Gergő:Kiderült a hely neve. And then you just say the place. Kiderült a hely neve.
Simone:All right, let's see the grammar.
Simone:In this lesson you’ll learn the functions of past tense.
Gergő:Right. The easy answer is to use the past tense to describe past actions.
Gergő:That’s not all though. In Hungarian there are no continuous tenses and there are no perfect ones either.
Simone:This makes the use of past tense much easier, but the different circumstances where you use the past tense deserve a mention. What is the first example?
Gergő:Ha bejött, Béla bácsi, ébresszen fel telefonon.
Simone:“When you get here Uncle Béla, could you give me a call to wake me up?”
Gergő:Ha bejött Béla bácsi, ébresszen fel telefonon. The Hungarian sentence at the beginning of this explanation has a past tense word, bejött.
Simone:The sentence still refers to future though.This is the strange thing about Hungarian conditionals - past tense does not refer to actual past events, but to an event that will happen before something else that is mentioned in the second clause.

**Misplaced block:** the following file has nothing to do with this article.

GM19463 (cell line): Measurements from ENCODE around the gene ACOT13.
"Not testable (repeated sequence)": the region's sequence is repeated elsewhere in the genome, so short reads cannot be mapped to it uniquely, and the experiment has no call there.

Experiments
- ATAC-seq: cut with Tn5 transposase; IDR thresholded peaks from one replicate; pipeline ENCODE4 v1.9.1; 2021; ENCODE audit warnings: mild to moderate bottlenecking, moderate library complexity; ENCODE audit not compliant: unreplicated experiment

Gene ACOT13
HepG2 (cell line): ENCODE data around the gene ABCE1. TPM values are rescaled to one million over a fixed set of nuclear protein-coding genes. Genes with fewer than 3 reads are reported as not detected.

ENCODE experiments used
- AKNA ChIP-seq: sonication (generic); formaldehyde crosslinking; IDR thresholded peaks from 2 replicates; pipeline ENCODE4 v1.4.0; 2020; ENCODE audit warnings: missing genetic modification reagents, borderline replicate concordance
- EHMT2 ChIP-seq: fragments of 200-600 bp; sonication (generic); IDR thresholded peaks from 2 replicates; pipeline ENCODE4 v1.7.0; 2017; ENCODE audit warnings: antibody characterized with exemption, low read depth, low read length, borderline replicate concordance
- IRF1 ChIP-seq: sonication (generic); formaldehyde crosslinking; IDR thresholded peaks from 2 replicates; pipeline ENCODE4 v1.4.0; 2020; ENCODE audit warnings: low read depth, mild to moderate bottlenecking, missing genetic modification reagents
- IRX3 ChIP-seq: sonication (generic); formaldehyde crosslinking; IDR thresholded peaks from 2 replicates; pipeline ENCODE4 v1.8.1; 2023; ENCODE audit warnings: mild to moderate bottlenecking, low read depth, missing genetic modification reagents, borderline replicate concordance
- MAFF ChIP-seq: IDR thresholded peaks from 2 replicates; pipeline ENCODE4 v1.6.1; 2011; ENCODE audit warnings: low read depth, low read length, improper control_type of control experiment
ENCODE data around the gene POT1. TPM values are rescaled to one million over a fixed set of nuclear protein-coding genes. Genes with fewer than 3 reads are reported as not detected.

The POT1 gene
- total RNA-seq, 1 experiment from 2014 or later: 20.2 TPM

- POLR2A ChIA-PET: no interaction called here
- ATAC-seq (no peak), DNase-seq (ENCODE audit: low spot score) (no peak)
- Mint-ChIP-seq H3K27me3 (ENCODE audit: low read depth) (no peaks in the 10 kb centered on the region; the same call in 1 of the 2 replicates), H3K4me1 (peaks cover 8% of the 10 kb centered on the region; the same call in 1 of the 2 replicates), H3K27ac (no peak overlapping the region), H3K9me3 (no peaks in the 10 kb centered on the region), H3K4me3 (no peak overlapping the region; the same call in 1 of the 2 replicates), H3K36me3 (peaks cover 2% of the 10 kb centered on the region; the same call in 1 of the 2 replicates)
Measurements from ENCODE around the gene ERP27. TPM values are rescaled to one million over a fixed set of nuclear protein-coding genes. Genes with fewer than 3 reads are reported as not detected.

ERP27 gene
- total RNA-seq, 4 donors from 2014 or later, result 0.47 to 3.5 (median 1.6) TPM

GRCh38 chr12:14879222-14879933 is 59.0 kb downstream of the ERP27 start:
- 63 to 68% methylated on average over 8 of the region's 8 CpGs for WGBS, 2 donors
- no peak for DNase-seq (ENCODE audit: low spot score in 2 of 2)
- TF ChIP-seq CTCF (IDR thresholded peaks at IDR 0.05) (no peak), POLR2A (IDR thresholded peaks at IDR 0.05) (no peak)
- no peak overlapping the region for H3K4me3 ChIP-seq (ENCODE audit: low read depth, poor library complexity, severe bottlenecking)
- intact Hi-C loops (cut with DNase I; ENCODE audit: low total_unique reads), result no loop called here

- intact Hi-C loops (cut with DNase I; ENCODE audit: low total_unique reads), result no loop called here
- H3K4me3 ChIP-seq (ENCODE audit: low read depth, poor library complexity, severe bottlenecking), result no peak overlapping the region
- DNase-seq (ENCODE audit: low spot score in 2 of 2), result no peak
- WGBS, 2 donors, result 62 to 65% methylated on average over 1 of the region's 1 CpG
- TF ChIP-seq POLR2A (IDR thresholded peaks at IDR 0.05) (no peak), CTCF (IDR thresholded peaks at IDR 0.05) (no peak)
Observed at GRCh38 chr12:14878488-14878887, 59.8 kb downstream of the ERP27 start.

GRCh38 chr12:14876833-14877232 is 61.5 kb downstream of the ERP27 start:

Gergő:All of this happens in the future.
Simone:Not even the past is sure anymore.
Gergő:Not in Hungary. Nice analogy. What you should take away from these examples is that even future actions can sometimes be expressed with past tense in Hungarian.
Simone:Ok, can you give us another sentence?
Gergő:Ha megetted, gyere ki.
Simone:“When you've eaten, come outside.”
Gergő:Ha megetted, gyere ki.
Simone:There are other difficulties stemming from the fact that there is no perfect and continuous. Namely that the following Hungarian expression can mean at least two things in English...
Gergő:...Felmentem Tamáshoz.
Simone:It’s either “I have gone up to Thomas' place,” or “I went up to Thomas' place.” Repeat the Hungarian, please.
Gergő:Felmentem Tamáshoz.
Simone:One thing helps a bit when translating to and from Hungarian. The prefix, as we have learned, often conveys a sense of completion. Therefore, when you want to translate “I was going up to Thomas' place, when...”
Gergő:...which is clearly not completed yet, the prefix must be used with care. That is, detach it. Épp mentem fel Tamáshoz amikor hívtál.
Simone:“I was going up to Thomas' place, when you called.”
Gergő:Épp mentem fel Tamáshoz amikor hívtál. These sentences often have the word éppen or épp which means “just.”
Simone:One more example, please.
Gergő:Éppen írtam le a számát, amikor elment.
Simone:“I was just writing down her number when she left.”
Gergő:Éppen írtam le a számát, amikor elment.
Simone:Ok, and this is where we finish this lesson, and this season.
Gergő:I think it was a lot of fun.
Simone:We hope you thought so too, listeners, and that you found it useful as well.
Gergő:Definitely. Don’t forget to leave us a comment at HungarianPod101.com if you have any questions or suggestions. And we’ll see you all in another series.


Simone:Thank you for listening everyone!
Gergő Sziasztok.